1 Timothy 4 – The Apostle Paul forewarns the body of Christ of advanced problems that will occur within the Christian Church in the later years of the Christian Church era just prior to the 2nd Coming of Jesus Christ — ‘1 Timothy 4:1-2 Now the [Holy] Spirit speaketh expressly [emphatically], that in the latter times [end of the Church era] some [Christians] shall depart from the [Christian] faith, giving heed [attention] to seducing spirits [i.e. the various ‘New Age’ movements], and doctrines of devils [i.e. Ecumenicalism – reducing Christianity and making all religions equal and one]; Speaking lies in hypocrisy [two-facedness]; having their conscience [godly discernment] seared [hardened] with a hot [active] iron …’ – Note: Iron Biblically generally denotes a strong force often a demonic stronghold (Psalms 107:10) the ‘hot iron’ mentioned is possibly the result of a demonic deception and influence in the life of a once faithful Christian.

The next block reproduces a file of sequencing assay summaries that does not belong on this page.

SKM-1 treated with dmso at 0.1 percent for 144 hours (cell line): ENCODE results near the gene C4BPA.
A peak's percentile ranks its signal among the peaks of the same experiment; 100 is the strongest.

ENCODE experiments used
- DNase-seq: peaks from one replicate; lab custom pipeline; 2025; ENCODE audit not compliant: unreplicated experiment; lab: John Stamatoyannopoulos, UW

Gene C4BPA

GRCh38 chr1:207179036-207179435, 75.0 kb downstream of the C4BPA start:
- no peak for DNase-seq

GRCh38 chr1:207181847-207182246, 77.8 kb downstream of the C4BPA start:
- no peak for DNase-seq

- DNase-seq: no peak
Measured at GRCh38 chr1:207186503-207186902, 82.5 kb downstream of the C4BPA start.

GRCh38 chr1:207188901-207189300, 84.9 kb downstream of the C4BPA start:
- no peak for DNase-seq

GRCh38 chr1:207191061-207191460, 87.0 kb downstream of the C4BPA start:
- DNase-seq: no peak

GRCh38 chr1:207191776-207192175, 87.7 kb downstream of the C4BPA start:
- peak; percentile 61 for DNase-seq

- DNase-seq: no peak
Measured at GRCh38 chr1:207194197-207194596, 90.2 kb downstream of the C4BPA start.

1 Timothy 4:6-16 If thou put the brethren [fellow Christians] in remembrance of these things, thou shalt be a good [faithful] minister of Jesus Christ, nourished up in the Words of faith and of good doctrine, whereunto thou hast attained. But refuse profane and old wives' fables, and exercise thyself rather unto godliness. *For bodily exercise profiteth little [eternally - because our physical body does not resurrect (Genesis 3:19), we receive a new body (1 Corinthians 15:53)]: but godliness is profitable unto all things, having promise of the life that now is, and of that [eternal] which is to come. This is a faithful saying and worthy of all acceptation. ***For therefore we both labor and suffer reproach, because we trust in the living God, **who is the Savior of all men [all are eligible to believe and be saved], *specially [actually saving] of those that [do] believe. These things command and teach. Let no man despise thy youth; but be thou an example of the believers, in word, in conversation, in charity, in spirit, in faith, in purity. Till I come, **give attendance *to [publically] reading [the Bible in Church], to exhortation [encouragement], to doctrine [Bible concepts]. Neglect not the [spiritual] gift that is in thee [as a born again Christian], which was given [explained] thee by *prophecy [forth telling, explaining spiritual things], with the laying on of the hands [guidance, fellowship] of the presbytery [Church elders, overseers]. Meditate [contemplate] upon these [Heavenly] things; give thyself wholly to them; that thy profiting may appear [manifest] to all (Romans 8:19). Take heed [attention] *unto thyself, *and unto the [Biblical] doctrine; continue in them: for in doing this thou shalt both save [lit. safety - Sozo, G4982] thyself, and them that hear thee. - As the critical End Times and 2nd Coming events of Jesus Christ draw near to mankind the bourdon and necessity of Christian Church leadership to remain faithful to God, to Christian doctrine and to one another greatly increases.